What is the boundary of the Neighbourhood Plan?
The Neighbourhood Plan Boundary is the same as the Portishead Parish boundary. (Click Here)
Who is responsible for preparing the Neighbourhood Plan?
Portishead Town Council is the ‘qualifying body’ which has received approval from North Somerset Council to prepare the Portishead Neighbourhood Plan. It has set up a Steering Group made up of a number of Town Councillors plus some Portishead residents who have volunteered to get involved. We have set up five Working Groups reporting to the Steering Group each specialising in a particular issue, namely housing, transport, infrastructure, the environment & heritage and the local economy. Anyone can volunteer to join a working group and contribute to the plan.
How can I get involved?
Complete the form on the ‘Get Involved’ page or follow us on Facebook (Click Here)
How can I comment?
By email to hello@portishead plan.uk or through our Facebook page and by completing surveys which will be circulated to all Portishead residents. When the draft plan is published, there will be formal consultation.
What are the main issues facing Portishead?
Portishead has seen a massive housebuilding programme over the last twenty years which has left it with a large infrastructure deficit covering all aspects such as transport, health services, education, business premises, parking, community services and leisure facilities.
Housing is expensive. Many younger adults cannot afford to buy or rent properties in Portishead leading to an increasingly aging population. Accessing affordable accommodation is a crucial issue for many.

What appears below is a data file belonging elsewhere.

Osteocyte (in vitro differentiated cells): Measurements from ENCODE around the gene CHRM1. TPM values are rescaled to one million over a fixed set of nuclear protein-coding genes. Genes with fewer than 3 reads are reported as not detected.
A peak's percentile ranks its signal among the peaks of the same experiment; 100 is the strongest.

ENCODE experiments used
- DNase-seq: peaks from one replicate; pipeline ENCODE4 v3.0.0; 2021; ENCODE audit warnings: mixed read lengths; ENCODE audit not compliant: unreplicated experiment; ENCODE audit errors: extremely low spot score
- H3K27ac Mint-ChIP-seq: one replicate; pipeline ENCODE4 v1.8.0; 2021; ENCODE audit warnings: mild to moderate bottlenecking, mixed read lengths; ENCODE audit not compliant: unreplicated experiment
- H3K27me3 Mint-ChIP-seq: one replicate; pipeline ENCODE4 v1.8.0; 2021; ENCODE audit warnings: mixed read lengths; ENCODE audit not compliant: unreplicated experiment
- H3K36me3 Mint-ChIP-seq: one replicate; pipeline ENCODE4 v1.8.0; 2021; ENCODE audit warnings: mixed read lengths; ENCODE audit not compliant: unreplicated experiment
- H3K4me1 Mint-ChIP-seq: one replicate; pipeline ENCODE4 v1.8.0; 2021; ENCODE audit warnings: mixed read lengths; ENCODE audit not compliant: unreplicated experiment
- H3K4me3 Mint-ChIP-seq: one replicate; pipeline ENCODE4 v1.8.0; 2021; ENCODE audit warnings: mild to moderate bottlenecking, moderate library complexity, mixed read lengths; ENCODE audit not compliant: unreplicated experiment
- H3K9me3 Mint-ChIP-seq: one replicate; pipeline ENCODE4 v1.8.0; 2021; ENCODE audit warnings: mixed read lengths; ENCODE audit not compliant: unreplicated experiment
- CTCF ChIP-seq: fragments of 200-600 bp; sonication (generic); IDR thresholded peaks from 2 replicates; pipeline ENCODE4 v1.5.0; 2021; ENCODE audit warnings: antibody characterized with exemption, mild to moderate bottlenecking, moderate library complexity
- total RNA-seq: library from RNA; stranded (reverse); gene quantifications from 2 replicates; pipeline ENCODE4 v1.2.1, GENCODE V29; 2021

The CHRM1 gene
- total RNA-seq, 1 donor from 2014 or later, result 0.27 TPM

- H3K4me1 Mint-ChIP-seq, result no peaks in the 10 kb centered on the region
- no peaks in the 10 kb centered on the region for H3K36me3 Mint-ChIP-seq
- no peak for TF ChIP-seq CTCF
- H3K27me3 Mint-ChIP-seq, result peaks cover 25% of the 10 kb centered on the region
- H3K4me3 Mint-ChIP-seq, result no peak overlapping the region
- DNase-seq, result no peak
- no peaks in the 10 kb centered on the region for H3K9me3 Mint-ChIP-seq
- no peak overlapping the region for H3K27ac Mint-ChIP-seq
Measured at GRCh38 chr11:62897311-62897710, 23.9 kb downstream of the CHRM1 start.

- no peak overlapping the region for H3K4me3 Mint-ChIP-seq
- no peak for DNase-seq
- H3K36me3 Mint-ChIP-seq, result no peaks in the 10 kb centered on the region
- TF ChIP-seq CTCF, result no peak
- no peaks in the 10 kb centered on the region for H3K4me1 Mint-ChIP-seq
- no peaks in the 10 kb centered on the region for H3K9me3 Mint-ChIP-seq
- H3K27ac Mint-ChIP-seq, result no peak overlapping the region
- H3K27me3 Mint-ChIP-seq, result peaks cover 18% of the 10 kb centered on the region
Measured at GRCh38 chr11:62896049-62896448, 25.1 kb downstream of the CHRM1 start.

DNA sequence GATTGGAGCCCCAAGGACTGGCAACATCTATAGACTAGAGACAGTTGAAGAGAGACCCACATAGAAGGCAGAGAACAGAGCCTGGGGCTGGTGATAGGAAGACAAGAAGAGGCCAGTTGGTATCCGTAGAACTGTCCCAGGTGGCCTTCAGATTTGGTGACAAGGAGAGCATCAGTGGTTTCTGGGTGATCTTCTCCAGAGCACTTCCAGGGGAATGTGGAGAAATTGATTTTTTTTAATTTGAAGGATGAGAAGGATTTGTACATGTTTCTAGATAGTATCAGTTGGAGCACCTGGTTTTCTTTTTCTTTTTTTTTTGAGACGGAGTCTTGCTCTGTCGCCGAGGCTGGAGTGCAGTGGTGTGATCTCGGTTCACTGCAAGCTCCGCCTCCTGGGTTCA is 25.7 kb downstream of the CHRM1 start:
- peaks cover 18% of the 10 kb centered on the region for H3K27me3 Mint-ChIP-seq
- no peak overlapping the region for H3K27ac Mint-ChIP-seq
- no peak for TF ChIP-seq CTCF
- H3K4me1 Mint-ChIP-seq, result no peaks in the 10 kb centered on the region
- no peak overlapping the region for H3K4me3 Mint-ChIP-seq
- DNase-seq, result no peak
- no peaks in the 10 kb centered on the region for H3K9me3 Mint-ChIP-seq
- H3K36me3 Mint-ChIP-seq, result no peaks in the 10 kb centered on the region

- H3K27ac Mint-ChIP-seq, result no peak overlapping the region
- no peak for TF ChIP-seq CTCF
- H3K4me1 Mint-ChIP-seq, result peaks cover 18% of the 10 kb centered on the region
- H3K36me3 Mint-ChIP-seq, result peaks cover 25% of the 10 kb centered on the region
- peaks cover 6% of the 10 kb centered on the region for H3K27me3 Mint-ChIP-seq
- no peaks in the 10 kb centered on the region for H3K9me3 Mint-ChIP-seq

The town is encircled by either the Bristol Channel or green belt and there are now few remaining places for housing development, even if that were desirable.
As there are few employment opportunities at present in Portishead, much of the working population commutes into Bristol and other outside areas daily. The road access into and out of Portishead is limited and congested, with improvements to the M5 motorway junction of critical concern.
The railway link into Bristol is still some way in the future, and other public transport is not sufficiently attractive to persuade people to use it. Cycling is becoming more popular but mainly as a leisure activity.
The lack of parking facilities is causing major problems with too much on street parking blocking roads and preventing access by buses and emergency vehicles. Congestion around local schools at start and finish time causes major problems.
The High street is more prosperous than in many towns, but too many charity shops and too many empty premises largely a result of high business rates is resulting in a decline in prosperity for the town centre.
Where can I find information on Neighbourhood Planning across the country?
The following websites provide useful information :
Can a Neighbourhood Plan policy be over-ridden by developers or other authorities?
Once the Neighbourhood Plan has been approved by a referendum of all Portishead residents, the local planning authority will adopt your Neighbourhood Plan, including policies (if drafted) which will take precedence over policies in the Local Plan. Section 70(2) of the Town and Country Planning Act 1990 (as amended) provides that a local planning authority must have regard to a post-examination draft neighbourhood development plan. Planning applications will be determined by the local planning authority but will take into account policies in your Neighbourhood Plan as well as the Local Plan.
What’s the difference between the Portishead Neighbourhood Plan and the Local Plan?
The Neighbourhood Plan is based on engagement with our residents. It is therefore a true reflection of what Portishead people want for the future of their town.
The Local Plan is produced for the entire district of North Somerset and takes Government guidelines for future development into account. It does not cover certain aspects such as the character and appearance of any future development.